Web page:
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We looked at procedural Brutalism the other week—and, deep in the BLDGBLOG archives, we explored the moors of a procedurally generated British countryside—so why not procedural forestry?
Designer Florian Veltman tweeted two screen grabs the other week, along with the quick comment that he was "working on a procedural forest." The first image, which you can see in his tweet, is just a path or small clearing—almost a holloway—cutting forward through a forest of algorithmic leaves and branches.
But it's the picturesque errorscape seen in the opening image of this post, and in Veltman's second tweet, that really caught my eye. Captioned by Veltman as a "procedural forest gone wrong... or right?," it resembles a kind of upended tectonic plate overgrown with vegetation, pierced by the alien presence of a miscalculated substrate erupting from below.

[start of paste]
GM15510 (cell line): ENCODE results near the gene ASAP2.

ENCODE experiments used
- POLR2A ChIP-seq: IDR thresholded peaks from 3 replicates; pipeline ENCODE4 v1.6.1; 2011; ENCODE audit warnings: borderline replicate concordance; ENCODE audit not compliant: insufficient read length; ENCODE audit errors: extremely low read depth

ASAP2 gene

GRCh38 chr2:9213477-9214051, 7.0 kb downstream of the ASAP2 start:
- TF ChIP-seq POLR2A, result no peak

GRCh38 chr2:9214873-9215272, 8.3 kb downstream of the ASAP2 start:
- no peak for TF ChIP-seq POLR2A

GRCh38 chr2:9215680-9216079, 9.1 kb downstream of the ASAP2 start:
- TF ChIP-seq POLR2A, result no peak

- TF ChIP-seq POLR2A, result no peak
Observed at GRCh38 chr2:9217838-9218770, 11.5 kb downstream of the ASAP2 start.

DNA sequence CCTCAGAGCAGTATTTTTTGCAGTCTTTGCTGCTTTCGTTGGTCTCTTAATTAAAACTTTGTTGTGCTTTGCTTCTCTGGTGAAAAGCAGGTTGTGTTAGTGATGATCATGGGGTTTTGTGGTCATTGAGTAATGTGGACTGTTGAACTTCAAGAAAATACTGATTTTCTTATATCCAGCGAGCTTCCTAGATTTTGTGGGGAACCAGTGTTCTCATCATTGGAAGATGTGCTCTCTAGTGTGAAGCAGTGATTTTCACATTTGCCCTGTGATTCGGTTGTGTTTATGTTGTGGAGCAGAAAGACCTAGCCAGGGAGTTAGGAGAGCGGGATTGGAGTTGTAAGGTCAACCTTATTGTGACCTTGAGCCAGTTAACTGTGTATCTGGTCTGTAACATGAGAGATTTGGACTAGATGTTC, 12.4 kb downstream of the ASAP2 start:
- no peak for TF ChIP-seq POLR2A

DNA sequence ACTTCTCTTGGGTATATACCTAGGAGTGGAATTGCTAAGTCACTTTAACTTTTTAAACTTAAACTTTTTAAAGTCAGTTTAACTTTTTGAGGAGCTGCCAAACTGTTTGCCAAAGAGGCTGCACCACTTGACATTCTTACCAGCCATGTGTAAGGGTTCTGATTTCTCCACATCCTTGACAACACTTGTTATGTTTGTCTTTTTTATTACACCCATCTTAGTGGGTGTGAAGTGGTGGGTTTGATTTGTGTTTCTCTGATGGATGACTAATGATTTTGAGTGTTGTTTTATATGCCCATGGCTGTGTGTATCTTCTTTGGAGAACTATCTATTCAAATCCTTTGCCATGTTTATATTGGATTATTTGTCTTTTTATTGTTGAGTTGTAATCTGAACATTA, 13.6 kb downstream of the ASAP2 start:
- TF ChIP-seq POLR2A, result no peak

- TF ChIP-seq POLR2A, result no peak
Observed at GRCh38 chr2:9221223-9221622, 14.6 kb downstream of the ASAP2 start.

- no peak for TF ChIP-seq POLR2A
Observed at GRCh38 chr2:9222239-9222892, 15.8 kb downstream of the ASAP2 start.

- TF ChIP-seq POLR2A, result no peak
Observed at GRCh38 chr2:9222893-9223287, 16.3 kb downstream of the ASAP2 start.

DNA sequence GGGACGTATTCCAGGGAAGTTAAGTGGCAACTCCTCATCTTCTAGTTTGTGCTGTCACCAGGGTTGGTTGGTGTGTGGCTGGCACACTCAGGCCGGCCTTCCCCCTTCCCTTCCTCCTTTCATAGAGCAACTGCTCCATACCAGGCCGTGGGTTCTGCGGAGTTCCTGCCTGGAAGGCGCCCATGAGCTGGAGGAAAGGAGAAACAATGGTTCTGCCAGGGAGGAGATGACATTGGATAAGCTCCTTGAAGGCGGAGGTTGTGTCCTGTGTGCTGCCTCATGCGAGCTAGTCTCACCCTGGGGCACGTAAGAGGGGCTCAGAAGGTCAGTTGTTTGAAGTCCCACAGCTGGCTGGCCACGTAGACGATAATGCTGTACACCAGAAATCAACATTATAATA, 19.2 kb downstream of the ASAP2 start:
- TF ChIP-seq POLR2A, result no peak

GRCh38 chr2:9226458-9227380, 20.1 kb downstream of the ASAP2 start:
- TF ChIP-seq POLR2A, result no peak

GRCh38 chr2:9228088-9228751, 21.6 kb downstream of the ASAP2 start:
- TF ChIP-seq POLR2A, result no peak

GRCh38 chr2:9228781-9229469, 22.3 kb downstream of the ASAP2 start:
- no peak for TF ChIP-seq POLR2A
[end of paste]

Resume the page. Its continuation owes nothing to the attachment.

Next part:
Procedural forestry, procedural geology, procedural oceanography—the very idea of a procedural natural history is just incredible. Unstoppable worlds endlessly flowering from roots of code. Imagine landscape information modeling becoming weirdly sentient, self-generating, and aesthetically sublime, laced with errors, topographies gone wild—stuttering and mutated—in the infinite seams between digital worlds.
We watch in unearthly awe as coded terrains crack open or glitch apart just enough to reveal their mathematical interiors, buried operating systems indistinguishable from nature whirring away within the roots and leaves.
(Indirectly spotted via @jimrossignol).